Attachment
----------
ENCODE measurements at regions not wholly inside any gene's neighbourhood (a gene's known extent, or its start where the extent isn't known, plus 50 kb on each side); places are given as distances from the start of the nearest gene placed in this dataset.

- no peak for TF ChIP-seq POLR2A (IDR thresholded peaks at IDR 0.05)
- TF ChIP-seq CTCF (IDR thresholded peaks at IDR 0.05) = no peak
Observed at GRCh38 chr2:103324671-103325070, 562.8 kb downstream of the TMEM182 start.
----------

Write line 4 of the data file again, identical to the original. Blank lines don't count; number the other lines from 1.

Observed at GRCh38 chr2:103324671-103325070, 562.8 kb downstream of the TMEM182 start.